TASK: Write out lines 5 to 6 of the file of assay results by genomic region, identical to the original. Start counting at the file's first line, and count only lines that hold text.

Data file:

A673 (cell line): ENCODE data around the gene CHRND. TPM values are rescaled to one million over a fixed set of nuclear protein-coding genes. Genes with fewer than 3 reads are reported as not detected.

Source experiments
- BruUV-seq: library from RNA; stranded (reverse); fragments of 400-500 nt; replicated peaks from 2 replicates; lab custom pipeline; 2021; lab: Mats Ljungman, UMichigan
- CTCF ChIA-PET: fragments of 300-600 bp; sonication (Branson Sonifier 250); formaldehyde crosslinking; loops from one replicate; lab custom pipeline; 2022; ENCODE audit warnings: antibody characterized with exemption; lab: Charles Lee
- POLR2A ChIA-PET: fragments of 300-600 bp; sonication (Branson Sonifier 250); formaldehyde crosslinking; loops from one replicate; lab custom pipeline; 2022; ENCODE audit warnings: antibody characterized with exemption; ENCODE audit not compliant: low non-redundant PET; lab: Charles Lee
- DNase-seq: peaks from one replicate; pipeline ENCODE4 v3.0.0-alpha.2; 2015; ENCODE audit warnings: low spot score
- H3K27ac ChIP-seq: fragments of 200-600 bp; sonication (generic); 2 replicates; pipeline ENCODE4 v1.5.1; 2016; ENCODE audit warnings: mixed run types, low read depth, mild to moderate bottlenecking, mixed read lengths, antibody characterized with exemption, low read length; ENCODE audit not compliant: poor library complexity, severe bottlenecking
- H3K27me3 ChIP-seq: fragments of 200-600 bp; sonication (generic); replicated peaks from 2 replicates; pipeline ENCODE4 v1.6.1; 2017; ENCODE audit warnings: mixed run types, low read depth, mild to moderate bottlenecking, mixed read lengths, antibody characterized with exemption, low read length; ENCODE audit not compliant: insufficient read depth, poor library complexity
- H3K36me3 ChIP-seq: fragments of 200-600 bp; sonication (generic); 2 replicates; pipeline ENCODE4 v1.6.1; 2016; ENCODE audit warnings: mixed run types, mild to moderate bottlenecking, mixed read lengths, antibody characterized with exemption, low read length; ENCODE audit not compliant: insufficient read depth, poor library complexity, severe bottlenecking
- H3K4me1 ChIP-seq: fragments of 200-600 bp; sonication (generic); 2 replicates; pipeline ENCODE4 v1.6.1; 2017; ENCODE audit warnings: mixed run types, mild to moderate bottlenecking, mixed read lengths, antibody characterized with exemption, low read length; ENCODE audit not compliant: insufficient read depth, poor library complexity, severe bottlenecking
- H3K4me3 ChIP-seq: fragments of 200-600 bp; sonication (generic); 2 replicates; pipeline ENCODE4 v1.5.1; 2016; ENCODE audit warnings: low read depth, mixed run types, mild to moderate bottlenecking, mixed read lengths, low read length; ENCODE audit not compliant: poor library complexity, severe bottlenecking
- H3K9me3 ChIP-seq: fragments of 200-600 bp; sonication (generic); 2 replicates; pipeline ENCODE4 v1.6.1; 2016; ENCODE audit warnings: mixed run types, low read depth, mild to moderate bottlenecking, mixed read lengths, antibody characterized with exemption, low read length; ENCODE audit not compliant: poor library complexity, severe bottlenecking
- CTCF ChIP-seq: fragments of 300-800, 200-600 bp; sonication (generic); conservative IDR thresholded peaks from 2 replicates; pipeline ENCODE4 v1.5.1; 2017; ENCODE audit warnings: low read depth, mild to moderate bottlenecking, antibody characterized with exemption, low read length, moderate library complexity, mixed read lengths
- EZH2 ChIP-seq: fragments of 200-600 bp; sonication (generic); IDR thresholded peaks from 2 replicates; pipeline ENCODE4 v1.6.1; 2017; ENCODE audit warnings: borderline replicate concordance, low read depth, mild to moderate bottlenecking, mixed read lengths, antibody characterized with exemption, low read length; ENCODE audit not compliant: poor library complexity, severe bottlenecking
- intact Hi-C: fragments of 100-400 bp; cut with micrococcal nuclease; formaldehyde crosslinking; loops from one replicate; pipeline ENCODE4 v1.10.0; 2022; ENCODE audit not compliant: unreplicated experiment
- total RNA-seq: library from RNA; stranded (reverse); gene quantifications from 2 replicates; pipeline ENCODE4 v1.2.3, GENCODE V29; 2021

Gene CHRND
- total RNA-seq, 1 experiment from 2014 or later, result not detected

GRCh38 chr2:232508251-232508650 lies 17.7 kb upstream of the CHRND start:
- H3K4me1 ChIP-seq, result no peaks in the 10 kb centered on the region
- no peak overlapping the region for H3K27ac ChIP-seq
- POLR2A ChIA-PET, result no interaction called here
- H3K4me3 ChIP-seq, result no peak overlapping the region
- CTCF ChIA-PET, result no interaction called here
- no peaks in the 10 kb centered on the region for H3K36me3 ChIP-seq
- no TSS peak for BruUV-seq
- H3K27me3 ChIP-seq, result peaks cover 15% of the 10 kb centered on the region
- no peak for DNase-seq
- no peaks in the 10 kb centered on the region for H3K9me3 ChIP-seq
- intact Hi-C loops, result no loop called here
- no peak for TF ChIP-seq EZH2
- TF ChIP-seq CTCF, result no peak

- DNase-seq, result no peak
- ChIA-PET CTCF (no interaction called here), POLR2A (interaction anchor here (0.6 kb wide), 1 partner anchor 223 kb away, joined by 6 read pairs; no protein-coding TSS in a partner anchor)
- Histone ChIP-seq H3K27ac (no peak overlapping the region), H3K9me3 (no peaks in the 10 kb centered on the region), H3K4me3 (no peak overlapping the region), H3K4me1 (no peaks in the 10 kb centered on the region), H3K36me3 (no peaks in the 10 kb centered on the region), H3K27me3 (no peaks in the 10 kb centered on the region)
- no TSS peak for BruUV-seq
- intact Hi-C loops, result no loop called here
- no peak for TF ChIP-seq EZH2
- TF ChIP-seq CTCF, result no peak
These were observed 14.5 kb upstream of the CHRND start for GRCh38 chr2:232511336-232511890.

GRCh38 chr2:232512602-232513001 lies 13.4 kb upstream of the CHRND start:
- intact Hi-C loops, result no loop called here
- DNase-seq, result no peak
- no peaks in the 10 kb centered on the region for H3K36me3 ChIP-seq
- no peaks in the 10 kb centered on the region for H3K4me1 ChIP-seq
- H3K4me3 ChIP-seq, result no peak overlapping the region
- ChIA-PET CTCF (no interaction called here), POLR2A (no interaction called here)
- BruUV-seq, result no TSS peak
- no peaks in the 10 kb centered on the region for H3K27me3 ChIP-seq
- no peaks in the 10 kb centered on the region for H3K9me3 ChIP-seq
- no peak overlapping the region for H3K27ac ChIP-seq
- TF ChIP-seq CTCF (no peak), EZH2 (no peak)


- POLR2A ChIA-PET: fragments of 300-600 bp; sonication (Branson Sonifier 250); formaldehyde crosslinking; loops from one replicate; lab custom pipeline; 2022; ENCODE audit warnings: antibody characterized with exemption; ENCODE audit not compliant: low non-redundant PET; lab: Charles Lee
- DNase-seq: peaks from one replicate; pipeline ENCODE4 v3.0.0-alpha.2; 2015; ENCODE audit warnings: low spot score